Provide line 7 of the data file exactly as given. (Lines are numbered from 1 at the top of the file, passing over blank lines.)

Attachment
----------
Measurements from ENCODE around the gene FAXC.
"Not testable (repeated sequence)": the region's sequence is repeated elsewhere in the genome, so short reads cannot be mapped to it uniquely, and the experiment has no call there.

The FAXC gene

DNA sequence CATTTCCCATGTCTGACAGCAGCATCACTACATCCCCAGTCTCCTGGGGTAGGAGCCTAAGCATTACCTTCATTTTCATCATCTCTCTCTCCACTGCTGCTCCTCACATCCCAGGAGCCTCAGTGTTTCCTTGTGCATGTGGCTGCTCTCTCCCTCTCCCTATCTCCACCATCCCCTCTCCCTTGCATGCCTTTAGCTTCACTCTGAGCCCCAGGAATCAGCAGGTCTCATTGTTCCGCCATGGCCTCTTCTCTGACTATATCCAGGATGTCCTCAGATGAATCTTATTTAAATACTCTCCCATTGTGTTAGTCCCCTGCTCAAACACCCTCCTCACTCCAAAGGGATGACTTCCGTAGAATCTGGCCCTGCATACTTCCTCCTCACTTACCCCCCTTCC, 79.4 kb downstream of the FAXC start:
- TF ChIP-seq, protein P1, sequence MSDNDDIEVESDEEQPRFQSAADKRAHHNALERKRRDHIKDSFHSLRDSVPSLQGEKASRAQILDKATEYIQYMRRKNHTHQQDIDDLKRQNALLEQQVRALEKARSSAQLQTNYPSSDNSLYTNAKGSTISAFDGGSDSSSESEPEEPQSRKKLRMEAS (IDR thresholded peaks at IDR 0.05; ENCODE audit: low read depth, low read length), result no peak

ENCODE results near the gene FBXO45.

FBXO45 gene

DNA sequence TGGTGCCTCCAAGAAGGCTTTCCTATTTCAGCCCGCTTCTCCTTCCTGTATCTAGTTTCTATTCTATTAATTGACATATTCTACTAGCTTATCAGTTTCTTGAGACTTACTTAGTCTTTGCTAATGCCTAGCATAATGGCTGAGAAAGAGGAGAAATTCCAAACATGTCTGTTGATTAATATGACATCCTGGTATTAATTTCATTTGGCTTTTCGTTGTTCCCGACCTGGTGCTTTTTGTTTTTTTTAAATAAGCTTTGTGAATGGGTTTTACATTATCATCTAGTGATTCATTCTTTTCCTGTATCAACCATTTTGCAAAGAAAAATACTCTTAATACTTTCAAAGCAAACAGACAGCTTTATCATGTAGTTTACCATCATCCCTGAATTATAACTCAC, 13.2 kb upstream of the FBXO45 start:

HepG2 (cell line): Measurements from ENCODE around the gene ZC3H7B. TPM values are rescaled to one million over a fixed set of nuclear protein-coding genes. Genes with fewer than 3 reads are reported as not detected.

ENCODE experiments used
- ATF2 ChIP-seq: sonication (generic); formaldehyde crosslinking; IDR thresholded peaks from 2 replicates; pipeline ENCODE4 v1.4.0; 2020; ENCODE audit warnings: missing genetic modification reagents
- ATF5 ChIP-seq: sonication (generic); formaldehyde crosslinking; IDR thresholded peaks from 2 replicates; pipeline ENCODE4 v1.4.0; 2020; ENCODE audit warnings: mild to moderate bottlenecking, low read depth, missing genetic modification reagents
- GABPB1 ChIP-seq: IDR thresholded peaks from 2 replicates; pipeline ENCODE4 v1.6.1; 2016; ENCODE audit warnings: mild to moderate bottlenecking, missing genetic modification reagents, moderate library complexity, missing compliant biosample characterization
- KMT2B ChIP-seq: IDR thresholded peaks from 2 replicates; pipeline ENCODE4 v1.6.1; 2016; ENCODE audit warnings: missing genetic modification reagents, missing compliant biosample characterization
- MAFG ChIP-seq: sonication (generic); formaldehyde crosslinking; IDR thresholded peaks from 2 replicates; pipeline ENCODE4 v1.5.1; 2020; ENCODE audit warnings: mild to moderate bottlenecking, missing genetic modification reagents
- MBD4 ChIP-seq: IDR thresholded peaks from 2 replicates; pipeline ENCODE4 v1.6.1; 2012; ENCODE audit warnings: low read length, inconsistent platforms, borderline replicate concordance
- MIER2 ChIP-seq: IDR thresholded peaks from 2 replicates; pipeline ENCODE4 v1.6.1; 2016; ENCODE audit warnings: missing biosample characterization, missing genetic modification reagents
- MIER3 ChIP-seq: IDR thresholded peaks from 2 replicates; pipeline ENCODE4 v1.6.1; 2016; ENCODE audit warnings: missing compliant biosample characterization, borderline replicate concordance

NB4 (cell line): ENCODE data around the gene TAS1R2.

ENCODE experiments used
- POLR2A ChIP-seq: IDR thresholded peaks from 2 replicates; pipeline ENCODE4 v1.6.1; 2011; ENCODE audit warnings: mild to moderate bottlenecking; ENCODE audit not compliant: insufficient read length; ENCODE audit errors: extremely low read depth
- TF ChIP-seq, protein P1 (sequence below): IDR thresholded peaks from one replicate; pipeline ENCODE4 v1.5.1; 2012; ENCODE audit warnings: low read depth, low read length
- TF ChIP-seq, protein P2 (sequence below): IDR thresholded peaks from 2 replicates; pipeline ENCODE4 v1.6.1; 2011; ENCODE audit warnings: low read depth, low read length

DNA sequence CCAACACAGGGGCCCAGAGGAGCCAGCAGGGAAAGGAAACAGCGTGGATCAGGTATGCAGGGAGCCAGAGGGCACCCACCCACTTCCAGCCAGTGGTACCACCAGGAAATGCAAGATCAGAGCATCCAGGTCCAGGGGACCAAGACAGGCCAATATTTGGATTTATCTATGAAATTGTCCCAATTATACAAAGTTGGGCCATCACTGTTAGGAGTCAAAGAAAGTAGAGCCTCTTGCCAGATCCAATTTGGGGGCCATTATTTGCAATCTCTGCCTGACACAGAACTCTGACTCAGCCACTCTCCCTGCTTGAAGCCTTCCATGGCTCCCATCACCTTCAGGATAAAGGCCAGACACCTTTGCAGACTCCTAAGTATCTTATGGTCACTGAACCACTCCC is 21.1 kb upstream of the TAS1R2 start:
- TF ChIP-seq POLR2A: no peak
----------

FBXO45 gene